The scene is an early morning current affairs radio show. Very important people talk to the nation here. Evan Humphries (for it is he): “Mr. Worstall, why is it that your new report shows that soon all will be dead?”
Worstall: “Evan, it’s 7 am. Currently there is food in the fridges of the nation for breakfast. But in two hours time that will be eaten, gone, there will be no more. Therefore everyone will die because NO BREAKFAST.” Sorry, might I just rerecord that?
Worstall: “Evan, mineral reserves are disappearing at an alarming rate. Official figures show that within 30 years most of them will be used up and there are no more reserves. Industrial civilisation will crash, billions die, because NO MINERALS.”
In that first instance we would agree with Worstall: eating breakfast does mean no breakfast in the fridge. We’d also agree that Worstall is mad because we understand that there is a vast industry dedicated solely to replenishing that breakfast before 7 am tomorrow.
Pigs will get on with makin’ bacon, those that were baconed into existence 6 months ago will be slaughtered, their older bretheren sliced after they’ve been nitrated and the warehousing and retailing system will click on another day and provide the necessary bacon for that next day. And so on ad infinitum.
The second explanation of why we’re all going to die will get you a book contract, vast wealth and if you’re lucky, a Fellowship of the Royal Society. For no one really seems to understand what a mineral reserve is nor what it is that a lot of the mining industry does. A mineral reserve is a lot closer to that fridge than it is to any other part of the preparation chain. Yet when people talk about mineral availability they tend to talk about those mineral reserves. Which are, in this rather tortured analogy, the fridges of the nation, those minerals that we have ready and prepared for consumption.
Very large parts of the mining industry are like that food production system, preparing the hugely larger amount of mineral resources into those reserves where they are near ready for consumption. And of course food availability is not limited to those crops or animals that are currently extant: nor are those mineral resources. The whole planet is made of minerals so there’s rather a large amount to go around even after we consider those resources.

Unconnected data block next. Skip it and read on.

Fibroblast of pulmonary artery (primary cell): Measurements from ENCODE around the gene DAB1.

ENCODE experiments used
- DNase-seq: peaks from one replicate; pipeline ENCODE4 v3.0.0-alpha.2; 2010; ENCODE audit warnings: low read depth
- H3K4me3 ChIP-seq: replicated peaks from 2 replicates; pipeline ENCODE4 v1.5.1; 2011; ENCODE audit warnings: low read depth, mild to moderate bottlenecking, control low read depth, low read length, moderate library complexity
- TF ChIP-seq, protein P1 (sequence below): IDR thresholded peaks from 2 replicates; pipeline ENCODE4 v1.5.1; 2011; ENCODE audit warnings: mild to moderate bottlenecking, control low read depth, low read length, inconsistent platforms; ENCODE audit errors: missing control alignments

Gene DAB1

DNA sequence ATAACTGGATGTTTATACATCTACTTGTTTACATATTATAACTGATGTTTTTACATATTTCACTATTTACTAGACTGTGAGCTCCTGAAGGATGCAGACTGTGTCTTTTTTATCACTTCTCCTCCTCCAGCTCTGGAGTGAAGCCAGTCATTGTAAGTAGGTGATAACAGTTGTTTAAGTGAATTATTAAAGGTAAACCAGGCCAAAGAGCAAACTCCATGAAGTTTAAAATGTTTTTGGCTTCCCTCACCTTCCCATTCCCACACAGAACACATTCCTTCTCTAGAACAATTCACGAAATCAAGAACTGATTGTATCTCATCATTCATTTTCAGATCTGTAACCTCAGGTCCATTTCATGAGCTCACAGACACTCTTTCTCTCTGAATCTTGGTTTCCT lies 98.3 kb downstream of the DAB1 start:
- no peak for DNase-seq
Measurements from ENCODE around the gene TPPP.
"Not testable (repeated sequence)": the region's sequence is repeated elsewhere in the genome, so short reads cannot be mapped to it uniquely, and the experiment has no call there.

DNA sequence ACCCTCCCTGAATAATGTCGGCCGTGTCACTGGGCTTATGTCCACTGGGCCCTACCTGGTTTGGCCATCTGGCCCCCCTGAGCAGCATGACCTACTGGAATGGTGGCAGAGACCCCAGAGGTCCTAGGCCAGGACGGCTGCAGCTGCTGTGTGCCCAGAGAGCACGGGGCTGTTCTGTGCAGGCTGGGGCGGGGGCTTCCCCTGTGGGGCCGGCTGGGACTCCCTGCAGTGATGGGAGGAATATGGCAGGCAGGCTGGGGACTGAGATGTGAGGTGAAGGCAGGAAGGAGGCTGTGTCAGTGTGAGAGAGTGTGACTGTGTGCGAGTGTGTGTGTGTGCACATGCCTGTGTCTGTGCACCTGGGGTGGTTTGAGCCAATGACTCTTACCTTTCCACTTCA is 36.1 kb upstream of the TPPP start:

This book is not trying to solve nor even discuss all environmental problems that exist. It’s not even trying to discuss all that might occur over the use or not of all minerals and or metals. It doesn’t address the possible pollution of areas by mineral processing, it doesn’t address nor even attempt to the possible problems of actual use: say, algal blooms from the over use of pesticides.
It attempts to discuss one thing and one thing only. Are we likely to run out of any of the minerals or metals that we like to use in anything of a timescale that should be of concern to us today? To avoid excessive narrative tension we shall reveal the answer now: no.
It’s true that there are many people who insist that we are just about to run out of everything that makes industrial civilisation possible. But as this book walks through their arguments we find that they’ve simply misunderstood the numbers that they use to discuss matters. Those misunderstandings coming in different grades of silliness, of course. In one chapter we look at some claims made in New Scientist and find that they have entirely and completely misunderstood what a mineral reserve is or means.
For the rest of this essay, click here: http://www.adamsmith.org/wp-content/uploads/2015/06/The-No-Breakfast-Fallacy-ONLINE.pdf